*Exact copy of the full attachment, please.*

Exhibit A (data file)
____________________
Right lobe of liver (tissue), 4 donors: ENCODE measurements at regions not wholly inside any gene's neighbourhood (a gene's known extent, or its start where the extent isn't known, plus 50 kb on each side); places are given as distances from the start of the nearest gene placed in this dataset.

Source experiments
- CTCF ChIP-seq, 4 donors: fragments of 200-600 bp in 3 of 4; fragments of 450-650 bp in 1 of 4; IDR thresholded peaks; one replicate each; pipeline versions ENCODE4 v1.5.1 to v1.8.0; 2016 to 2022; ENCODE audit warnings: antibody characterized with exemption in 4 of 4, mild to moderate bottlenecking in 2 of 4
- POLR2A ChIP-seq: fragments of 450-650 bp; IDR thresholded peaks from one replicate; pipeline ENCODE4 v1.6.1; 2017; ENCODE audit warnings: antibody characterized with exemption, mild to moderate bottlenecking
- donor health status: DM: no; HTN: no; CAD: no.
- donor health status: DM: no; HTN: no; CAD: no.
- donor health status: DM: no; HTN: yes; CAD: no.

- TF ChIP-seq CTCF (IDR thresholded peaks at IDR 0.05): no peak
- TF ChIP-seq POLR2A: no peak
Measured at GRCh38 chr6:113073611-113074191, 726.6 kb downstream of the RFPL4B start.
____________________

Right lobe of liver (tissue), 4 donors: ENCODE measurements at regions not wholly inside any gene's neighbourhood (a gene's known extent, or its start where the extent isn't known, plus 50 kb on each side); places are given as distances from the start of the nearest gene placed in this dataset.

Source experiments
- CTCF ChIP-seq, 4 donors: fragments of 200-600 bp in 3 of 4; fragments of 450-650 bp in 1 of 4; IDR thresholded peaks; one replicate each; pipeline versions ENCODE4 v1.5.1 to v1.8.0; 2016 to 2022; ENCODE audit warnings: antibody characterized with exemption in 4 of 4, mild to moderate bottlenecking in 2 of 4
- POLR2A ChIP-seq: fragments of 450-650 bp; IDR thresholded peaks from one replicate; pipeline ENCODE4 v1.6.1; 2017; ENCODE audit warnings: antibody characterized with exemption, mild to moderate bottlenecking
- donor health status: DM: no; HTN: no; CAD: no.
- donor health status: DM: no; HTN: no; CAD: no.
- donor health status: DM: no; HTN: yes; CAD: no.

- TF ChIP-seq CTCF (IDR thresholded peaks at IDR 0.05): no peak
- TF ChIP-seq POLR2A: no peak
Measured at GRCh38 chr6:113073611-113074191, 726.6 kb downstream of the RFPL4B start.